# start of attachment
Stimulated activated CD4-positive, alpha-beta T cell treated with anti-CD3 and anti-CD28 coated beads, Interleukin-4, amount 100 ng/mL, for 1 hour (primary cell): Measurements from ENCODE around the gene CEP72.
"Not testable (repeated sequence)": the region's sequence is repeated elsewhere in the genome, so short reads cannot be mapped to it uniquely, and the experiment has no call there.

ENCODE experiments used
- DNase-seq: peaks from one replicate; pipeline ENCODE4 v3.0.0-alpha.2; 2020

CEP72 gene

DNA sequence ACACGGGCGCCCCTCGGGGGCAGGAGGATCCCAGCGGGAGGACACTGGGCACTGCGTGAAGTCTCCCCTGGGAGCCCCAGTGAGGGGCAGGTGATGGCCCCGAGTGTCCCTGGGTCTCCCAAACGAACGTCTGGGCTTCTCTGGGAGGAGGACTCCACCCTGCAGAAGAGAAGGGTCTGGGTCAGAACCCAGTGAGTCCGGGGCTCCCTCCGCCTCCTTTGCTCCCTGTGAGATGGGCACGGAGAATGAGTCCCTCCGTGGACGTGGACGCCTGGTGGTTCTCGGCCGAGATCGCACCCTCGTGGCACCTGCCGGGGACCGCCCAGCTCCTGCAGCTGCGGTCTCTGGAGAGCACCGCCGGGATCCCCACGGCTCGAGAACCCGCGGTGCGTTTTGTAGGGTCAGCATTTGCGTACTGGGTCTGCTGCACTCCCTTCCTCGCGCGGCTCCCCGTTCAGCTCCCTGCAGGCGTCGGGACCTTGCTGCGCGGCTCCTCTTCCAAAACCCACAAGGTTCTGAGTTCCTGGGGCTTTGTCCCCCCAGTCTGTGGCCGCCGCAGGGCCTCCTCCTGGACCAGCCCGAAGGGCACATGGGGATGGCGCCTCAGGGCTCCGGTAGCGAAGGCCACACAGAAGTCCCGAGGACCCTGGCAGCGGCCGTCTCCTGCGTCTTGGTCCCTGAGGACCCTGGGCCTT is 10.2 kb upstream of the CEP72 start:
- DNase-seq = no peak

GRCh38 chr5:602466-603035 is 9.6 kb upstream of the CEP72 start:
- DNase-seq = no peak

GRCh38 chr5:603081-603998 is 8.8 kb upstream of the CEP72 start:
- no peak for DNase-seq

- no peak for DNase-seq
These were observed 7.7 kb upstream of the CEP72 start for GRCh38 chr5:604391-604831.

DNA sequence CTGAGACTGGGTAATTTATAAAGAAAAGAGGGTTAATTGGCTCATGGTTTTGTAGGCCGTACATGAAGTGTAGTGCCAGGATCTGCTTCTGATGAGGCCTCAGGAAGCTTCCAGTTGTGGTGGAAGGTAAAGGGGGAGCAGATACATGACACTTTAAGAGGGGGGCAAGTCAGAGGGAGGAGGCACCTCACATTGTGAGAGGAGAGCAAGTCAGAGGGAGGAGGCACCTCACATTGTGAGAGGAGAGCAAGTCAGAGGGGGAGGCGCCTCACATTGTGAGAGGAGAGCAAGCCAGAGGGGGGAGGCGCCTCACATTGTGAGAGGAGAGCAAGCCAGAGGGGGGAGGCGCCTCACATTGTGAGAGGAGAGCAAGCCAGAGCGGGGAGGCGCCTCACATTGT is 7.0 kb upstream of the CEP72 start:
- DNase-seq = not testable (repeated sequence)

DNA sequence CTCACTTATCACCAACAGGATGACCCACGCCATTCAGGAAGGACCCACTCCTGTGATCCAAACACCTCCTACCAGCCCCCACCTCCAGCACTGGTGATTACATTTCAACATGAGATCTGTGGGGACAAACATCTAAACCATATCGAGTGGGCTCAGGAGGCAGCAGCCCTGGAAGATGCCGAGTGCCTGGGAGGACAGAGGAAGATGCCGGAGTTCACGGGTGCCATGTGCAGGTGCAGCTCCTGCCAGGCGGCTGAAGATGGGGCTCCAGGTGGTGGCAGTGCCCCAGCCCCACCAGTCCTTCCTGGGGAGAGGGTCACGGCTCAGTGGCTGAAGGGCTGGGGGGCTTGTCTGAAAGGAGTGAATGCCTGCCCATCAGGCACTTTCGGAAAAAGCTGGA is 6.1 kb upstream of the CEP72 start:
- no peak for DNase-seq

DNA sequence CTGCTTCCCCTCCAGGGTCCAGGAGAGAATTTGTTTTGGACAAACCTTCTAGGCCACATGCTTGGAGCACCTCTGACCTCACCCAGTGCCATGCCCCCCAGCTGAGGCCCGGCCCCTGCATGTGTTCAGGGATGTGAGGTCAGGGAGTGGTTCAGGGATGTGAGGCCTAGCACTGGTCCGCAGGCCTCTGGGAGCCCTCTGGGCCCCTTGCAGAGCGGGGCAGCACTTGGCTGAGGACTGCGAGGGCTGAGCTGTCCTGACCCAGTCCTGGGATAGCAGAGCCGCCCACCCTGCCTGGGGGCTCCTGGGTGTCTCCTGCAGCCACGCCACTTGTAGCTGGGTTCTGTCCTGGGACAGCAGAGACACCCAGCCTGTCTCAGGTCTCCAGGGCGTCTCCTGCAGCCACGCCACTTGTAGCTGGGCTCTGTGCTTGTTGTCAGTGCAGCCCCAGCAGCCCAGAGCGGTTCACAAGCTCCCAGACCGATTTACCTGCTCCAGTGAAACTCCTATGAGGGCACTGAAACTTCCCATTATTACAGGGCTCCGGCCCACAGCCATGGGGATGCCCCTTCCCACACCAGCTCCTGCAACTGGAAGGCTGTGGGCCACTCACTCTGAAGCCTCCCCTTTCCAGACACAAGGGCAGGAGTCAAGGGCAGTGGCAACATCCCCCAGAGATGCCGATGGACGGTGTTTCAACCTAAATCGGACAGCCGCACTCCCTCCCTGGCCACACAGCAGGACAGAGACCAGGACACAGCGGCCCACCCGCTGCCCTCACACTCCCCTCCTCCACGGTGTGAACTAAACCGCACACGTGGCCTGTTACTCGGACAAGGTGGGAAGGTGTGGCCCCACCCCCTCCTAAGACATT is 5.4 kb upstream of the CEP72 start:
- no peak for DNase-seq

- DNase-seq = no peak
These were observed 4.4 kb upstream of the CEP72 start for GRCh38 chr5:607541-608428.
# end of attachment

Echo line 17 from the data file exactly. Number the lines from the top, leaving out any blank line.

- no peak for DNase-seq